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Article Number - 036044D25057


Vol.6(32), pp. 6671-6680 , December 2011
DOI: 10.5897/SRE11.1294
ISSN: 1992-2248



Full Length Research Paper

Glycolic acid peeling in the treatment of mild to moderate inflammatory facial acne vulgaris


Sanja Perić1*, Maja Bubanj2, Saša Bubanj3 and Snežana Jančić4




1Health Centre in Niš, St. Vojvode Tankosića № 15, 18000 Niš, Serbia.

2Pharmacy Niš, St. Zorana Đinđića No 6, 18000 Niš, Serbia.

3Department of Kinesiology, Faculty of Sport and Physical Education, University of Niš, St. Čarnojevića No  10a, 18000 Niš, Serbia.

4Department of Pathology, Faculty of Medicine, University of Kragujevac, St. Svetozara Markovića No 69, 34000 Kragujevac, Serbia.


Email: sanjaperic67@gmail.com






 Accepted: 22 November 2011  Published: 23 December 2011

Copyright © 2011 Author(s) retain the copyright of this article.
This article is published under the terms of the Creative Commons Attribution License 4.0


Chemical peeling of the skin involves the topical application of a chemical agent in order to produce a controlled injury to a desired depth, thus allowing subsequent regeneration of the skin which can result in improved texture, more homogeneous pigmentation and less wrinkling. Acne vulgaris is one of the most common skin diseases. The aim of the actual study was to examine and compare the efficiency, skin tolerance and side effects of a 35% glycolic acid combined with antibiotic therapy in patients with inflammatory aspects of acne. The sample consisted of 120 subjects, divided into two experimental sub-samples of 60 subjects each. The first sub-sample consisted of patients with acne papulosa, while the second sub-sample consisted of patients with acne papulopustulosa.The patients from both sub-samples were additionally divided into two groups of 30 patients each. To the first group of 30 patients (within each sub-sample, respectively), glycolic acid in a concentration of 35% was applied after adjusted antibiotic therapy, while to the second group of 30 patients (within each sub-sample, respectively) glycolic acid in a concentration of 35% was applied without previous adjustment of antibiotic therapy. In each sub-sample, the differences in the manifested symptoms of the ailment and the side effects were analyzed. Glycolic acid had a significant effect in the treatment of acne papulosa and acne papulopustulosa, as a monotherapy, as well as combined therapy, that is, after adjusted antibiotic therapy. Side-effects were experienced by patients treated only by glycolic acid, that is, without previously adjusted antibiotic therapy. Glycolic acid chemical peels in concentration of 35% had overall efficiency and a superior therapeutic effect and are recommended by the authors after adjusted antibiotic therapy. The appearance and intensity of side effects in patients after adjusted monotherapy, adduced us to the choice of combined therapeutic treatment.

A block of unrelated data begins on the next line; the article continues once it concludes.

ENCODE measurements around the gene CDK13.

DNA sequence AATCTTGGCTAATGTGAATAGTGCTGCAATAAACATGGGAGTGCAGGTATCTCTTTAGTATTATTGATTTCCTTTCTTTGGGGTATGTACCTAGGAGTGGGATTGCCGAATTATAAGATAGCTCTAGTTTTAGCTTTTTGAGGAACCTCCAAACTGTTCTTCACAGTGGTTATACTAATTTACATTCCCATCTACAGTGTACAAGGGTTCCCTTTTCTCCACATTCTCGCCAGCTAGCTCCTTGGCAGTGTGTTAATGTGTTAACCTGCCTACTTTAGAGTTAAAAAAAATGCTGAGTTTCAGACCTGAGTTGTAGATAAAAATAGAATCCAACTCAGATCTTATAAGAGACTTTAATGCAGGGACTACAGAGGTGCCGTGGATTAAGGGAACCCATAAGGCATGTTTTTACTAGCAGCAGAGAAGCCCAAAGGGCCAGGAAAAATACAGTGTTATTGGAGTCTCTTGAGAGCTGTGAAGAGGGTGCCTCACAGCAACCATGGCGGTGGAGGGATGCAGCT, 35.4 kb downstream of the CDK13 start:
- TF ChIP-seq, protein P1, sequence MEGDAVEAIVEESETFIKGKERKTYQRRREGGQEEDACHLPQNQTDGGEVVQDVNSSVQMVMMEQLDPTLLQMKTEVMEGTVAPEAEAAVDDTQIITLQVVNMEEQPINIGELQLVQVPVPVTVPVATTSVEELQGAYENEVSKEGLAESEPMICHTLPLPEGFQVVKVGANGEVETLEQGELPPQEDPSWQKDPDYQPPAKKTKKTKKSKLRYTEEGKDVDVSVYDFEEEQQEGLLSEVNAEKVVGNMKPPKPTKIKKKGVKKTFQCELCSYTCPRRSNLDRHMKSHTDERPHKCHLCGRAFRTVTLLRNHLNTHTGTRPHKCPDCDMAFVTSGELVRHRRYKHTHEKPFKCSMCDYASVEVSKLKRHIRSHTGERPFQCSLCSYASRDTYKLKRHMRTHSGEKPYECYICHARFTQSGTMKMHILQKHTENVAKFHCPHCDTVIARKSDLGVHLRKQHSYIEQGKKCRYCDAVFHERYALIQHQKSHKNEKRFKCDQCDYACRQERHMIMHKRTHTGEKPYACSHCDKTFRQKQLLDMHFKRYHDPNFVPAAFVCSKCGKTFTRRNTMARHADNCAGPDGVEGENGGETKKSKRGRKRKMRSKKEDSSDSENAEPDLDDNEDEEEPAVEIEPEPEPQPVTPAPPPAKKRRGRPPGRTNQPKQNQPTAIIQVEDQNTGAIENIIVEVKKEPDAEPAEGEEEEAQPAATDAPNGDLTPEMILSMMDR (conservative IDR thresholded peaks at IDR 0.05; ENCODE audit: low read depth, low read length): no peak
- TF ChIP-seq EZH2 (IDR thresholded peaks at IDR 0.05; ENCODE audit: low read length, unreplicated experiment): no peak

Key words: Acne papulosa, acne papulopustulosa, chemical peeling, glycolic acid.


APA (2011). Glycolic acid peeling in the treatment of mild to moderate inflammatory facial acne vulgaris. Scientific Research and Essays, 6(32), 6671-6680.
Chicago Sanja Perić, Maja Bubanj, Saša Bubanj and Snežana Jančić. "Glycolic acid peeling in the treatment of mild to moderate inflammatory facial acne vulgaris." Scientific Research and Essays 6, no. 32 (2011): 6671-6680.
MLA Sanja Perić, et al. "Glycolic acid peeling in the treatment of mild to moderate inflammatory facial acne vulgaris." Scientific Research and Essays 6.32 (2011): 6671-6680.
   
DOI 10.5897/SRE11.1294
URL http://www.academicjournals.org/journal/SRE/article-abstract/036044D25057

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